As an experienced runner, you know that with your weekly deluge of kilometres comes a variety of foot problems. Whether you’re grumpily nursing another case of plantar fasciitis, or you’re mortified to step out this summer in sandals, your feet are proof that they take quite a beating. If you’re tired of the aesthetic effect running has on your feet, you shouldn’t fear. You can pretty those feet up in no time and prevent a slew of painful problems.
You might think that with all of the sweating your feet do in a relatively small space that they would be baby soft. Let’s face it, though. When you’ve just done a brisk 10km before work, the last thing you care about is moisturising your feet. Not only are dry feet unsightly, they’re more prone to painful cracks that can make your runs downright unbearable, and they can even become infected. Nobody’s asking you to moisturise after every run, but experts do recommend applying a thick, creamy lotion to your feet after a bath or shower and before bed. Application post-shower will help seal any residual moisture in, and putting a pair of thick socks on after application of the lotion before bed will keep the moisture in overnight.
If you don’t have overly dry feet, it’s possible they’re too sweaty. Pooling sweat in your shoes makes for easily chafed skin, and you’re already waging a constant battle against blisters as it is. Wet, warm shoes and socks are also prime environments for conditions like athlete’s foot. The first preventative step is to only wear moisture-wicking socks. Relegate those cotton socks to the back of the drawer and never speak of them again. Let your runners air out after every run too. Loosen the laces and pull the tongue down so the shoe is open and able to dry completely. This is especially important after rainy or snowy runs and will stave off any unpleasant odours.
Every serious runner has had a run in with smelly feet. When your feet are confined to tight, hot spaces, they’re going to sweat. With that moisture and warmth comes the perfect environment for bacteria (which smells) to grow. Foot hygiene is absolutely key. If you’ve started getting a whiff of something foul from your shoes, the worst thing you can do is not wash your feet after a run. You have to get all of that sweat and bacteria washed off to prevent odour from building up. It doesn’t matter if you’re heading back to work after a lunchtime run, wash your feet! Dry carefully between the toes, too!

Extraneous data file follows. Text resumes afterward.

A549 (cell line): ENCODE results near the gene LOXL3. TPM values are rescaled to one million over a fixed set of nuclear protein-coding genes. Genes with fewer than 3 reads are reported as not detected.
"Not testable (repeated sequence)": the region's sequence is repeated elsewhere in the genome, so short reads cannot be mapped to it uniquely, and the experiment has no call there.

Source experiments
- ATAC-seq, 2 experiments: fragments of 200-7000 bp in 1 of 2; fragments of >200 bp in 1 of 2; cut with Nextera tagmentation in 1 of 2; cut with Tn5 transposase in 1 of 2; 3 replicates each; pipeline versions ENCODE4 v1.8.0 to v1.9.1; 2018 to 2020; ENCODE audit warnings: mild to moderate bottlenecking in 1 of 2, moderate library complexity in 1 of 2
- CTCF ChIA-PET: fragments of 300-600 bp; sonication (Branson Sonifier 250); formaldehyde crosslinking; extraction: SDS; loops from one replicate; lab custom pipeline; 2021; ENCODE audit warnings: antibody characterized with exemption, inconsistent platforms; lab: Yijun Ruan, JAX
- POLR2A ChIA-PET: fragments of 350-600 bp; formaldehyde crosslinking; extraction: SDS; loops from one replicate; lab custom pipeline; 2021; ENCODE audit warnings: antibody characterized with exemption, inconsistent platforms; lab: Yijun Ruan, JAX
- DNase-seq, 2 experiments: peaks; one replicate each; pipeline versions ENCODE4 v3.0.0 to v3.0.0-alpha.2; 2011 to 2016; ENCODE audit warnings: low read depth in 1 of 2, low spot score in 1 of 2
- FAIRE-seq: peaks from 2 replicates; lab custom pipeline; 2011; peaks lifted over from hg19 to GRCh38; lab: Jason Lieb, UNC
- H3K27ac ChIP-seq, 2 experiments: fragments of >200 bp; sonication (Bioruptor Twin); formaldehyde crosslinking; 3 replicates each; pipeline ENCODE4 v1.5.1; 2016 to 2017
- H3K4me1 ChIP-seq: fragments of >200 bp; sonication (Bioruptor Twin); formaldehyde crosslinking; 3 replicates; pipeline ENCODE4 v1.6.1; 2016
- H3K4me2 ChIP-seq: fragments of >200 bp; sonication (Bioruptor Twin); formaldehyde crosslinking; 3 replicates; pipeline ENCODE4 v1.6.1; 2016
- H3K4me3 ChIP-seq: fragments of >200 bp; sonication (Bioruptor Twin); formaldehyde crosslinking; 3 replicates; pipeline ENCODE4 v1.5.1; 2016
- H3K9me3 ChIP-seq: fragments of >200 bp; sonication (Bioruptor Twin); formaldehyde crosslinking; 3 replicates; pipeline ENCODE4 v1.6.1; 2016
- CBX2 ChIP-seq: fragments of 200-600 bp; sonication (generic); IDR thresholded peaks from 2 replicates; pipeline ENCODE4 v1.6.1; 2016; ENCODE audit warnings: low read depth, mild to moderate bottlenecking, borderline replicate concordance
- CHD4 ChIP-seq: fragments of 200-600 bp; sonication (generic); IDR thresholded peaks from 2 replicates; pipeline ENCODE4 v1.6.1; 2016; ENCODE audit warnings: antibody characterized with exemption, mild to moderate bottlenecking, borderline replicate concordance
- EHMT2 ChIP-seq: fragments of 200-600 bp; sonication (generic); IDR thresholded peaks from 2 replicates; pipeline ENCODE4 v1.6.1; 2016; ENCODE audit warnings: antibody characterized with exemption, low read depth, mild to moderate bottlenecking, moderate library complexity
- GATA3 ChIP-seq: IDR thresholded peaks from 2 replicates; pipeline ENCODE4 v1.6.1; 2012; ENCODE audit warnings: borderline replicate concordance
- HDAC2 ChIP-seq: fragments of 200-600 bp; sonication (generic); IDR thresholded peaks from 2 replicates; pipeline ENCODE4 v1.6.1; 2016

If washing them isn’t quite cutting it, soak your feet (daily) in black tea. The tannic acid helps kill bacteria and curb smells. Boil two bags in a half litre of water for about 15min. Then dump in 2L of cold water and soak your feet for 30min.
When your feet go through as much repetitive motion as they do, calluses are bound to build up. They can be good; building up the skin in the areas that are constantly rubbing against your shoes protects you from constantly getting blisters. But calluses that are especially thick or painful aren’t doing you any favours. When you go get a pedicure, tell your technician to take it easy on your calluses because some runners have complained of blistering when that protective layer of skin has been pumiced off. Experienced nail technicians will file off just enough of the callus to make it smooth without removing its protective effect.